Cedar is a great choice for building a fence because of its durability and versatility. It's a soft wood that is resistant to rot, making it ideal for exterior applications around homes in the rainy Pacific Northwest. Being soft, cedar is easy to work with, and is resistant to splitting when nailed or screwed. Cedar is also great for accepting stains and penetrating finishes once the wood is dry. Plus it’s got a sweet, aromatic smell that you'll notice as you work with it. So if you're building a fence, cedar boards are the way to go! With a few pointers provided in this post and video, you should be able to build a sturdy cedar fence with relative ease.

Get to Know Cedar

Cedar fence boards are usually rough-sawn, tight knot, and milled green—meaning the boards are still full of moisture when you purchase them. There are also different grades of cedar fencing. #1 tight knot cedar is milled to a rough-sawn surface, and comes in a six foot length (we're using #1 tight knot cedar in the video above). In comparison, a #2 tight knot cedar fence board includes more natural blemishes and mill surface inconsistencies.

Whichever kind of cedar you choose, make sure the boards are dry before applying any penetrating finishes or paints. 

Choose the Right Posts and Cross Rails

Your posts and cross rails should be cedar or a ground contact, pressure-treated wood. Ground contact, pressure-treated wood has incisor marks in the surface that allows proper penetration of the treatment solution. I think a six foot span between posts is ideal, so laying out the posts in equidistant portions closest to your six foot measurement (or perhaps a bit less) will yield the best looking fence—while avoiding a short section at one end. 

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Attach Your Boards Properly

There are several ways to fasten your fence boards, ranging from hand-driven galvanized (or stainless steel) fencing nails, to screws or nail gun nails. They all have a round head to hold the fence boards in place securely, and if you look closely—most of these fasteners are “twisted” in the shank, or have “ribbed” rings normally called a ring shank. This irregularity in the shank is important because it works with the flat round head to hold your fence boards better. These features will resist loosening as the years add up and the seasons change—factors otherwise known to cause the wood to shift. For fastening the cross rails, I like using exterior, ceramic-coated screws.

Steps to Build the Fence

Below is a general list of the chronological steps to follow when building a fence.

  1. Dig the holes approximately 20” to 24” down into the ground.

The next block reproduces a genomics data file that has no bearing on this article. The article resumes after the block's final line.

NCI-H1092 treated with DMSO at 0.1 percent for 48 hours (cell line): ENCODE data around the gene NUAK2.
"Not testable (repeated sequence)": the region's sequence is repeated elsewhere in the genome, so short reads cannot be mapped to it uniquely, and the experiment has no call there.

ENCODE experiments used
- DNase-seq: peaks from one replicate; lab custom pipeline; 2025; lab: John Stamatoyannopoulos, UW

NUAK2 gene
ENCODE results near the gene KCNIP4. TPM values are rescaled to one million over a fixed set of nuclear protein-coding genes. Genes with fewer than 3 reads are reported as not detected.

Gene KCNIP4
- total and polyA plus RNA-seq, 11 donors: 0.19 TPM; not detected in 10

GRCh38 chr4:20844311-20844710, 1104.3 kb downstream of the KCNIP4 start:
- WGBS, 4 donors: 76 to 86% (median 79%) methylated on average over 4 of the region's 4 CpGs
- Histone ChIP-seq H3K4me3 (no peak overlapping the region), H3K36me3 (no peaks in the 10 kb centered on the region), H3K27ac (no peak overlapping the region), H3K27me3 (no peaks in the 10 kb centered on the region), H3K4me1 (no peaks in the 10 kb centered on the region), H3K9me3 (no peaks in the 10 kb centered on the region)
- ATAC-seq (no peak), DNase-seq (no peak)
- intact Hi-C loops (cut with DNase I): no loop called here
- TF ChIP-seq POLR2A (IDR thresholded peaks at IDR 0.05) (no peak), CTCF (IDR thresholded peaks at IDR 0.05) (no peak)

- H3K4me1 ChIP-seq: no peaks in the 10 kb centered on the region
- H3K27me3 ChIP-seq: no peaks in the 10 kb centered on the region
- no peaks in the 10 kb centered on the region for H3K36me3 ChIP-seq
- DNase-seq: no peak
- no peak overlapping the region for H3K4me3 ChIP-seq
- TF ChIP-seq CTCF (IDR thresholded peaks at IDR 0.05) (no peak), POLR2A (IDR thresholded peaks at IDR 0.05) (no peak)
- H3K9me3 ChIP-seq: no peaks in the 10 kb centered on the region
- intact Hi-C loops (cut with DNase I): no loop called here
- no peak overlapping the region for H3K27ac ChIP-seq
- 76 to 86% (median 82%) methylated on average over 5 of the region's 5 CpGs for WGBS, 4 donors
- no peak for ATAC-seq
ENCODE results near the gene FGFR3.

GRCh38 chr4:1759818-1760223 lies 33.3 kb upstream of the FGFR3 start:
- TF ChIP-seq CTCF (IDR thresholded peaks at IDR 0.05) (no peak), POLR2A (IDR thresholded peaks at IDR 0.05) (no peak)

2. Install the posts and brace off using string lines for reference. A little gravel in the bottom of the hole will help with drainage over time. 

  3. Mix and place the concrete. Sloping the top of the concrete away from the post will prevent water from sitting against the post. This simple practice will help longevity.  

  4. Let the concrete cure.

  5. Install the cross rails. It's best to use three rails. I like to use a 2x6 pressure-treated ground contact wood at the bottom. Install flush with the sides of the posts on the side where you want the fencing applied. Usually the exposed rails are toward the inside of the yard—the idea being that the beautiful side is facing toward the outside of the property, where everyone can see it.

  6. Install the fencing starting at one end, using galvanized or stainless steel fencing or siding nails.

  7. Once done, it's time to cut the tops in a straight line. I like to use a chalk line from one end to the other. When snapped, the chalk will leave a nice straight line to follow when cutting off the cedar fencing tops. 

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A Great Wood For Repurposing

I’m a big fan of reusing cedar. Maybe it’s because I’ve spent many years making do with what I had around, and just got into the habit. Although your old cedar fence looks gray and weathered on the surface, the wood underneath may still be in good shape—so you might want to keep the old boards for future fun projects around your home. I have a whole pile of old gray cedar fence boards I use for everything from making boxes to birdhouses.

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Cedar is my favorite wood to work with. I've had the privilege to use it while building everything from decks and fences to siding and exterior trim work. These projects (and more) are perfect applications for the beautiful, natural, long-lasting wood we know as cedar. By following the steps and advice in this post, you'll have a new, durable cedar fence!

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